KUALA LUMPUR -- The science of an HIV cure is in its infancy but scattered cases of remission -- so-called
"functional" cures -- give hope that it is possible, experts said here.
But if the tempo of development is similar to that of anti-HIV drugs in the late 1980s and early 1990s, a useful strategy is still some years away, according to Steven Deeks, MD, of the University of California San Francisco.
"I think we're in 1987," Deeks told MedPage Today -- a period when no drugs were yet available and researchers were just learning such basic things as how to measure HIV in blood and what viral targets for drugs existed.
It would take another 8 or 9 years before the first triple-drug cocktails were proved to stop HIV replication and stave off AIDS.
Similar basic questions now preoccupy scientists trying to find a cure for HIV, Deeks said here on the eve of the 7th International AIDS Society meeting on HIV pathogenesis, treatment, and prevention.
But how long it will take until a safe, effective cure is available remains an open question, commented Nobel laureate Francoise Barré-Sinoussi, PhD, the AIDS society's president.
The "sporadic cases" of apparent cure and even much of the basic research being presented at the AIDS society meeting and at a separate 2-day pre-conference symposium on curative strategies are "pieces of the puzzle," she told MedPage Today.
The solution of the puzzle may not use all of the pieces being investigated today, Barre-Sinoussi said, but the "knowledge that we are accumulating now" will eventually lead to a cure or remission.
But a cure is the next important step in combating the HIV/AIDS pandemic, Deeks later said in a keynote speech to the conference's opening session, because even well-treated HIV has a series of dangerous consequences, including premature aging, dementia, and cardiovascular disease.
Evidence is mounting, he said, that curing HIV infection is possible. Among that evidence:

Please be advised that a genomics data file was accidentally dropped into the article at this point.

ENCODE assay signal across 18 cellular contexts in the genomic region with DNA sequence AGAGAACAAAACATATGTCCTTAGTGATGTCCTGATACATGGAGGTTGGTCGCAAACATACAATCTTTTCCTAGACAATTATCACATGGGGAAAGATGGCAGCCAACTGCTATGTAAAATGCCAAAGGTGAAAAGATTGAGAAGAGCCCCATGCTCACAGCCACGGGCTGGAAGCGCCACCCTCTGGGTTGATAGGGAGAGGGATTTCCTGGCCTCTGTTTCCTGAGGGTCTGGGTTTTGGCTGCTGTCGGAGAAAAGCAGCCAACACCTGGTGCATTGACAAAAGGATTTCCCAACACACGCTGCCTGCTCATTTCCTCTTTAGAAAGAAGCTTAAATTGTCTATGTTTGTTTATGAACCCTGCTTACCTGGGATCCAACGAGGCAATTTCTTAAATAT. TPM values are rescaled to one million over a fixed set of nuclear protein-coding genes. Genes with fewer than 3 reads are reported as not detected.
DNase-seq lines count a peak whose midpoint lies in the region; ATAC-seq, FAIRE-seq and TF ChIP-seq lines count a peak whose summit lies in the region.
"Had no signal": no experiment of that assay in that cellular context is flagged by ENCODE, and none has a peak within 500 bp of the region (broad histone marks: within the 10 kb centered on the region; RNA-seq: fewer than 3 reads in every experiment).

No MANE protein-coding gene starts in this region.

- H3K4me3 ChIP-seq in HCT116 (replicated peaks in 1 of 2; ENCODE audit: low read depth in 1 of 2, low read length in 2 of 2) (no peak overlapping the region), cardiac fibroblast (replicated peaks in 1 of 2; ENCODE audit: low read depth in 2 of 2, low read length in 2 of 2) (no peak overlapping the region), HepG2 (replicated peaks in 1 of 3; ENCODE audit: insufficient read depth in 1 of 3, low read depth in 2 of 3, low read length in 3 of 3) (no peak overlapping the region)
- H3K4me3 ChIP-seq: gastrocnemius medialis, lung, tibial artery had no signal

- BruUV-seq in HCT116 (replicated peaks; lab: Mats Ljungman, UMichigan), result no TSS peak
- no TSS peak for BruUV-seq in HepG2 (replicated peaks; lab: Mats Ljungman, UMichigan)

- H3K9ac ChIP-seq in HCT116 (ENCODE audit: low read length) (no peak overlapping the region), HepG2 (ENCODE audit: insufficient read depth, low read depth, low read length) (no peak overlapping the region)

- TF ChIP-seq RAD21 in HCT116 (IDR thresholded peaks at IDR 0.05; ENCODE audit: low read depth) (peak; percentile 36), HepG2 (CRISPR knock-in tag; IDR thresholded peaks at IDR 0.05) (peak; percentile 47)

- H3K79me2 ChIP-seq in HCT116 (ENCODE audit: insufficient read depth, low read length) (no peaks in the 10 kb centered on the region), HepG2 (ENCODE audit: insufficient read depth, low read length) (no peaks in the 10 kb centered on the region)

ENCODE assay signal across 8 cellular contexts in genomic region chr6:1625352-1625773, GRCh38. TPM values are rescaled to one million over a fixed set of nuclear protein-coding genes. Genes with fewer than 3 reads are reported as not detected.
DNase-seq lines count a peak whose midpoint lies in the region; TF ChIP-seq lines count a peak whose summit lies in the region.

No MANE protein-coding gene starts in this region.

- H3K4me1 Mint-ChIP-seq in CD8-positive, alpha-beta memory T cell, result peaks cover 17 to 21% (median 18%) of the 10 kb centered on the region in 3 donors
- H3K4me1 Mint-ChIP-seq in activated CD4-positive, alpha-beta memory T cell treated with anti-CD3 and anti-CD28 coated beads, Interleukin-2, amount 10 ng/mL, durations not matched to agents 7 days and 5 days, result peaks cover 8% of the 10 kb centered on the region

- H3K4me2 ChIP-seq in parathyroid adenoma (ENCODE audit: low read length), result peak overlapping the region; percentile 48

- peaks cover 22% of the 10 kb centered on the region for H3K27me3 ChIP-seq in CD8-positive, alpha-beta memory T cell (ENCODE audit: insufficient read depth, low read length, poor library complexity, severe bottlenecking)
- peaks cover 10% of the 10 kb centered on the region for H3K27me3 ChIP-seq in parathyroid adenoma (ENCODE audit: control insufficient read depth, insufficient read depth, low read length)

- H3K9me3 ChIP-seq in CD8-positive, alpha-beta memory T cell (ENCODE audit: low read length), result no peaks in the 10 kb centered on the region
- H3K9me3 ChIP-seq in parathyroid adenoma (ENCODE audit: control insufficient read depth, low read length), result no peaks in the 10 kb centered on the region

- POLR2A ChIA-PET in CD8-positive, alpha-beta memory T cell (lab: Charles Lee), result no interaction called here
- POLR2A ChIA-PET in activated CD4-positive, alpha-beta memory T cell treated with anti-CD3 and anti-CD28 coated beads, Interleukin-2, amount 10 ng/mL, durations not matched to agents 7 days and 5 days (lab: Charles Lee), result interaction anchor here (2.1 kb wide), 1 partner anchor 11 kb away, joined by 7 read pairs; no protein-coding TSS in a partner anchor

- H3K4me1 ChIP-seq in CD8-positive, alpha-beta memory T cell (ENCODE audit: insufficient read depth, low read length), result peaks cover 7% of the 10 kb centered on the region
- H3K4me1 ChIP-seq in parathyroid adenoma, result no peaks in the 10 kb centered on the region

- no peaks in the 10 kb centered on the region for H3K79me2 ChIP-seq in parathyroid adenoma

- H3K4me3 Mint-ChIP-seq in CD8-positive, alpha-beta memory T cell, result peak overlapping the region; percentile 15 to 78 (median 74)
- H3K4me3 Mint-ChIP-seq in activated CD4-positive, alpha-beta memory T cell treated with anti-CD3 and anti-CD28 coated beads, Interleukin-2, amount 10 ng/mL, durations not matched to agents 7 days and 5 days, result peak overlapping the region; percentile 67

The striking case of Timothy Brown, the "Berlin patient," whose HIV appears to have been cured by a hematopoietic stem cell transplant from a donor with a particular immune cell mutation that blocks HIV infection.
But, while those cases are encouraging, they remain anecdotal, commented Sharon Lewin, MD, of Monash University in Melbourne, Australia, who was a co-chair, with Deeks, of the cure symposium, which featured many of the same players as the AIDS society meeting.
"Anecdotes never mean much to me," she told MedPage Today, adding she prefers the hard data from clinical trials.
Nonetheless, Lewin said, what much of the evidence seems to be saying is that the reservoir of resting T cells that are infected with HIV must be depleted or destroyed for a cure to have a chance.
Those latently infected T cells, though, are difficult to find -- they are infected in the sense that they contain HIV DNA integrated into their genome, but they only rarely lead to HIV replication.
But if a patient is not on effective antiretroviral therapy and resting cells become active, the result has long been thought to be a resumption of full-blown HIV infection.
That's why the cases of the Mississippi baby and the Visconti cohort are so striking -- they seem to defy that long-held dogma. The problem is that they also seem difficult to apply more generally.
Any cure for HIV will have to meet three characteristics, argued Carl Dieffenbach, PhD, of the National Institute of Allergy and Infectious Diseases in Bethesda, Md.
It must first of all be safe, he said in a closing talk to the cure symposium. Then it must be less difficult for patients than their current anti-HIV drug regimens.
And it must be scalable -- able to be used to treat not hundreds or even thousands of patients, but millions around the world, Dieffenbach said.